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What A Fiasco
After several frustrated attempts, Hit the North finally sits down for a chat with the excellent General Fiasco.
Colin Carberry, 08 Dec 2011
It’s taken a while for us to lasso General Fiasco. Each time we thought we had them in range, an awards show would call, or a showcase gig, or a last minute recording session – and woosh: they’d gallop off – faster than a chorus from their first batch of songs.
But with Belfast Music Week now safely consigned to the archives, and the lads’ role as unofficial ring-masters similarly retired, here we are, three years on from our last chat – corralled around a table full of coffee mugs.
A quick roll-call finds that the core unit of Owen and Enda Strathern and their pal, Stephen Leacock are still here, while – since the recording of their debut album, Buildings, and its subsequent tour – Stuart Bell has arrived on a free transfer from Panama Kings.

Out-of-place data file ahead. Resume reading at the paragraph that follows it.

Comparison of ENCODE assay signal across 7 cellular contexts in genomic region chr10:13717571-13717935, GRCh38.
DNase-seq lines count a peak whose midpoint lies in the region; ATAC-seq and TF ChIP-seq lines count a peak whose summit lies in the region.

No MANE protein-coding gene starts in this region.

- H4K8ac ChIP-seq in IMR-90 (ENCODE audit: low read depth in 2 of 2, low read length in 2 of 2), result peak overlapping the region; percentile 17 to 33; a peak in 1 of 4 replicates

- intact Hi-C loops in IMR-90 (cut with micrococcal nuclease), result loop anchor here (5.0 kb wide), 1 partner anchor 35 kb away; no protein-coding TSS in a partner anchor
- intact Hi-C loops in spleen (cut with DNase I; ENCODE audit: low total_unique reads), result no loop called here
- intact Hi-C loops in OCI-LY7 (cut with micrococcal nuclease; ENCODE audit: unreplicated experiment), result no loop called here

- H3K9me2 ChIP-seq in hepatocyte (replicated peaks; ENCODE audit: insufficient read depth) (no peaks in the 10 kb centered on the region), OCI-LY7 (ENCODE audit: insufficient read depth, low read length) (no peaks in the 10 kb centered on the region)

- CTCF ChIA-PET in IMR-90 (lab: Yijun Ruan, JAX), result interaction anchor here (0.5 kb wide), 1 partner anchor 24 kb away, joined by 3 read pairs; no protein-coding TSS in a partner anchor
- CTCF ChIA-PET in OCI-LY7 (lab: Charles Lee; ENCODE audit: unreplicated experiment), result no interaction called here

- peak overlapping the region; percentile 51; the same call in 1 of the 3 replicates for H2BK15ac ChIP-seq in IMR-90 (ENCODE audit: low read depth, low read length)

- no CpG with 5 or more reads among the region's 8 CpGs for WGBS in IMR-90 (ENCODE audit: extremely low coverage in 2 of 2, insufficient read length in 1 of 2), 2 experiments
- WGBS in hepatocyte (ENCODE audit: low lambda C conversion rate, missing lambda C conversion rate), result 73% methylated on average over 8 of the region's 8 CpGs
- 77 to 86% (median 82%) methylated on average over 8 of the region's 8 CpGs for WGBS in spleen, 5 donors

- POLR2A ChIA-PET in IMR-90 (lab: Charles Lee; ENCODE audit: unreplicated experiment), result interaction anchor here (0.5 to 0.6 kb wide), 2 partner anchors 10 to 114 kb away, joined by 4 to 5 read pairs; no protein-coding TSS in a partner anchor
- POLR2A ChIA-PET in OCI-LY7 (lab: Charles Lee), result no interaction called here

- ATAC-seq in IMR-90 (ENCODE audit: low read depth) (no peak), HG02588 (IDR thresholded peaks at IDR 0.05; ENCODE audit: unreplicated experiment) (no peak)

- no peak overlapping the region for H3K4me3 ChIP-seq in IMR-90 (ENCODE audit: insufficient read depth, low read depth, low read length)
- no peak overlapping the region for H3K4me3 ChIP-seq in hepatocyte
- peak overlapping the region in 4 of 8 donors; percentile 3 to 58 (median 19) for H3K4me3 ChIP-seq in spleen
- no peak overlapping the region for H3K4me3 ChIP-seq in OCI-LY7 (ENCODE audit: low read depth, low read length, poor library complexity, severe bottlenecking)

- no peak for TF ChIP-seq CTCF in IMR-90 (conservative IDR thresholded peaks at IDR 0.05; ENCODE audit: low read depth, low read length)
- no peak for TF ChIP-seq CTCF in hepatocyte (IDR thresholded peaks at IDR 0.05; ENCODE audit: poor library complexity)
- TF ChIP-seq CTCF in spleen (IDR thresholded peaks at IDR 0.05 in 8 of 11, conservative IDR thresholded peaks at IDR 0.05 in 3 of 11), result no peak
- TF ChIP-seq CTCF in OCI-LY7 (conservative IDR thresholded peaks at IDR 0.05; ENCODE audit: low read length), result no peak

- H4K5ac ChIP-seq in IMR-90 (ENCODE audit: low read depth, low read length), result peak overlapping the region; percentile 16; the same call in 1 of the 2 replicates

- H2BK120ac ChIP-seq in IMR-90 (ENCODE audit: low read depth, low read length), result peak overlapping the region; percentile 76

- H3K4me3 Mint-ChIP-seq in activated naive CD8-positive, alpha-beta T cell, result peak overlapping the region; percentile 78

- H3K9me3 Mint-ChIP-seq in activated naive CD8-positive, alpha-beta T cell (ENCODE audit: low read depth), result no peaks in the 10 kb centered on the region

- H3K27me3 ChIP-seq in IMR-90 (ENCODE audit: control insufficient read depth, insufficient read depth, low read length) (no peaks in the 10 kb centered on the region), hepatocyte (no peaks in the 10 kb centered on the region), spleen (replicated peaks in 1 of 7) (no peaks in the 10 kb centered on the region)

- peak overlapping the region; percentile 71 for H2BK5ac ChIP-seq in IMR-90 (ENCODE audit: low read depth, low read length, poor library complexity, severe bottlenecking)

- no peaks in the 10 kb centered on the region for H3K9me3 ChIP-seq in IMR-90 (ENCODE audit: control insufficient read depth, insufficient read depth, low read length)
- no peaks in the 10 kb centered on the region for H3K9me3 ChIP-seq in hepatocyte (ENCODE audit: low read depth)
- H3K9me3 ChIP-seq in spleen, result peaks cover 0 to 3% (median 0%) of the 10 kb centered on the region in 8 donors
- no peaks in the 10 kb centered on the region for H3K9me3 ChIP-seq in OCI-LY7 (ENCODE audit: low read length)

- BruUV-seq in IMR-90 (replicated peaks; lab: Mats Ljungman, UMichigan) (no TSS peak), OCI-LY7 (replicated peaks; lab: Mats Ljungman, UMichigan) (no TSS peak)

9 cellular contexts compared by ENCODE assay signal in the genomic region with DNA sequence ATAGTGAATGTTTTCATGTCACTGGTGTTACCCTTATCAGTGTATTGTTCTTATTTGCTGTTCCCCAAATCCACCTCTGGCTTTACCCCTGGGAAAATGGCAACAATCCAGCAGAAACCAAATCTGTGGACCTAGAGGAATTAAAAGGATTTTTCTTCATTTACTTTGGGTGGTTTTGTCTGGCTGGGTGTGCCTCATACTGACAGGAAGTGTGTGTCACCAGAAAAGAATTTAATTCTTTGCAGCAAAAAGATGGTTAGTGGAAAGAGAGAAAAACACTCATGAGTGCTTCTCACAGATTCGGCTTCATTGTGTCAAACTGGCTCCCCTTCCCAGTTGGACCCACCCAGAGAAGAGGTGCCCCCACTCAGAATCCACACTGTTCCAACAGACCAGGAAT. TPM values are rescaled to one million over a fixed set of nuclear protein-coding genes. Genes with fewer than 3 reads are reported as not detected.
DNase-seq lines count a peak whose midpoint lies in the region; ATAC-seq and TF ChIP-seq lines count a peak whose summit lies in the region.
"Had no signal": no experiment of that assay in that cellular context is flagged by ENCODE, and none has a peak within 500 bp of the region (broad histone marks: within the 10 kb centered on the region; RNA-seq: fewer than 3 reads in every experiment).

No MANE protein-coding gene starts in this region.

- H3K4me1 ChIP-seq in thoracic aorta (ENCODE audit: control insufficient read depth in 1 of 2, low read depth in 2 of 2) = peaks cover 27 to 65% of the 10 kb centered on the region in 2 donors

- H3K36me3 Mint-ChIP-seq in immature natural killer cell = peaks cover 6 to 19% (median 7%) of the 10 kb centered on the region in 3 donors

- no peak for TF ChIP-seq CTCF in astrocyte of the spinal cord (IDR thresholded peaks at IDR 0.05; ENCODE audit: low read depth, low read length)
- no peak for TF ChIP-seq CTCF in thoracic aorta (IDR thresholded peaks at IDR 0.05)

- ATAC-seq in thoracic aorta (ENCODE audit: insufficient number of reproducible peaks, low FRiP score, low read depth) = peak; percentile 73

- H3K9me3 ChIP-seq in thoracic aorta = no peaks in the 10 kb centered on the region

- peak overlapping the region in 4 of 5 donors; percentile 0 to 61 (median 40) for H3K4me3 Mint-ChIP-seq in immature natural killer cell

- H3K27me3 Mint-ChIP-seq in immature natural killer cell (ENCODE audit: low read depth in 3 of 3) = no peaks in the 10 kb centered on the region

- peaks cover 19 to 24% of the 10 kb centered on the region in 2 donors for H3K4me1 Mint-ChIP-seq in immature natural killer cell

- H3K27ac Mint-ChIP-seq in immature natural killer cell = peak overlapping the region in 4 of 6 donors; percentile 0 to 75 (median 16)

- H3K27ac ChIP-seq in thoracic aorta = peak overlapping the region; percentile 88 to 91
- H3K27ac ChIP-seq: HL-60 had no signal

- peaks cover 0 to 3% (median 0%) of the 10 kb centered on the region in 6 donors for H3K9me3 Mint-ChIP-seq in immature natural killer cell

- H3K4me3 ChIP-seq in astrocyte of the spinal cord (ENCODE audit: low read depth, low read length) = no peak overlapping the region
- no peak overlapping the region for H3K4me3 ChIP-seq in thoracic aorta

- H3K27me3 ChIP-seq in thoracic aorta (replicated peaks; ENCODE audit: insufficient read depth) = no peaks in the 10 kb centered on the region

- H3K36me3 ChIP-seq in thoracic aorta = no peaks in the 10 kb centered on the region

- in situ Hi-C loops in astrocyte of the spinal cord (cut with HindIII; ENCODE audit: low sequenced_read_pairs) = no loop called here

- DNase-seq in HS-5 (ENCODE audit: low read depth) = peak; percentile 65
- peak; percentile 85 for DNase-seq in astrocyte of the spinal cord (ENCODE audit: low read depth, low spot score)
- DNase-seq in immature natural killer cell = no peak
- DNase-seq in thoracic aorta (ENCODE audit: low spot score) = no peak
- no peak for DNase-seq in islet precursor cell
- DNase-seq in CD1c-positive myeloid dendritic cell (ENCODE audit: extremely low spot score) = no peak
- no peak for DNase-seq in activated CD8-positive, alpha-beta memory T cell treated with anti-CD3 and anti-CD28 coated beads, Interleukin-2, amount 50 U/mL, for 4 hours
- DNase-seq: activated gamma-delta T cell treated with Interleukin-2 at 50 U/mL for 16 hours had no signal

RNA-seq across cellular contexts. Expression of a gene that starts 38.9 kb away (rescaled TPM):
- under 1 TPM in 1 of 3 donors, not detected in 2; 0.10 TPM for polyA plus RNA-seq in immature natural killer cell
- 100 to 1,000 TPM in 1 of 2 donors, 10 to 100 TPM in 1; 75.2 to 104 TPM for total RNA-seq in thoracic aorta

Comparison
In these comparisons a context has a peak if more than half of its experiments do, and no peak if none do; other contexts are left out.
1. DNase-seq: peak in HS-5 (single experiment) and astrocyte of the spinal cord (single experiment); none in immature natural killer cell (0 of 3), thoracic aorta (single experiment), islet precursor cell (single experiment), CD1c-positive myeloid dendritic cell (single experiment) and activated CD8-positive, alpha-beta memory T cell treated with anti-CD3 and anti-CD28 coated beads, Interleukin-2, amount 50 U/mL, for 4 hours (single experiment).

However, if the easy wit that we’d always associated with the guys remains, there’s also now a visible wariness that speaks of a testing initial jaunt on the industry ferris wheel.
“Buildings doesn’t really feel like us at the moment,” reveals drummer, Stephen. “We’re still very proud of it, but it was never meant to be an album. It was a collection of demos that everyone – including us – got very excited about and said was good enough to be released, so that’s what we did. We probably should have worked on it more – made sure it had the same aggression that the live shows had. We’ve learned from that.”
“We’ve been misrepresented a bit,” adds frontman Owen, “even the photos from around the time turned us into something that wasn’t us. People want to sell you – represent you in a certain way. Which is fair enough. We were never forced into doing anything. But we were easily swayed. That’s not going to happen from now on.”
In the white-rapids plunge that passes as a career these days for most new indie bands, where a loss of balance can spell instant disaster (“It’s the X-Factor mentality,” says Owen. “No-one’s given a chance”), it would have come as no surprise if General Fiasco had been fatally damaged for the ‘crime’ of releasing a big, rather than massive first album.